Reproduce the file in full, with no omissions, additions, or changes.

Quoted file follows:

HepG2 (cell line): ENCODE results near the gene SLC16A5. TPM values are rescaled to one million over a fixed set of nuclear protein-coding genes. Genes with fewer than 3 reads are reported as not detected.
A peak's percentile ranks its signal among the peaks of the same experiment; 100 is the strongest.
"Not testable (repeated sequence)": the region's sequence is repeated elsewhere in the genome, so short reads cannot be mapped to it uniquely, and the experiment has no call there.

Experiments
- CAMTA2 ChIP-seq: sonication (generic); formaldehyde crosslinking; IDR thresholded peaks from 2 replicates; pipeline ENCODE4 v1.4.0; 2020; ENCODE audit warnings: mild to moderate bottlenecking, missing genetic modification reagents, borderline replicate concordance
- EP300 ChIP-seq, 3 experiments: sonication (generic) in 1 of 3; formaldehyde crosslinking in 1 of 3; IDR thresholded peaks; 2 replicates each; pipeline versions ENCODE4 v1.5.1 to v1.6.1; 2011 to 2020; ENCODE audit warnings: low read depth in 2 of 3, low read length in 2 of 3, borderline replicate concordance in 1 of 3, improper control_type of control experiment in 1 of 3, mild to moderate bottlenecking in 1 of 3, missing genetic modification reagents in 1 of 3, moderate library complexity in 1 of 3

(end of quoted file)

HepG2 (cell line): ENCODE results near the gene SLC16A5. TPM values are rescaled to one million over a fixed set of nuclear protein-coding genes. Genes with fewer than 3 reads are reported as not detected.
A peak's percentile ranks its signal among the peaks of the same experiment; 100 is the strongest.
"Not testable (repeated sequence)": the region's sequence is repeated elsewhere in the genome, so short reads cannot be mapped to it uniquely, and the experiment has no call there.

Experiments
- CAMTA2 ChIP-seq: sonication (generic); formaldehyde crosslinking; IDR thresholded peaks from 2 replicates; pipeline ENCODE4 v1.4.0; 2020; ENCODE audit warnings: mild to moderate bottlenecking, missing genetic modification reagents, borderline replicate concordance
- EP300 ChIP-seq, 3 experiments: sonication (generic) in 1 of 3; formaldehyde crosslinking in 1 of 3; IDR thresholded peaks; 2 replicates each; pipeline versions ENCODE4 v1.5.1 to v1.6.1; 2011 to 2020; ENCODE audit warnings: low read depth in 2 of 3, low read length in 2 of 3, borderline replicate concordance in 1 of 3, improper control_type of control experiment in 1 of 3, mild to moderate bottlenecking in 1 of 3, missing genetic modification reagents in 1 of 3, moderate library complexity in 1 of 3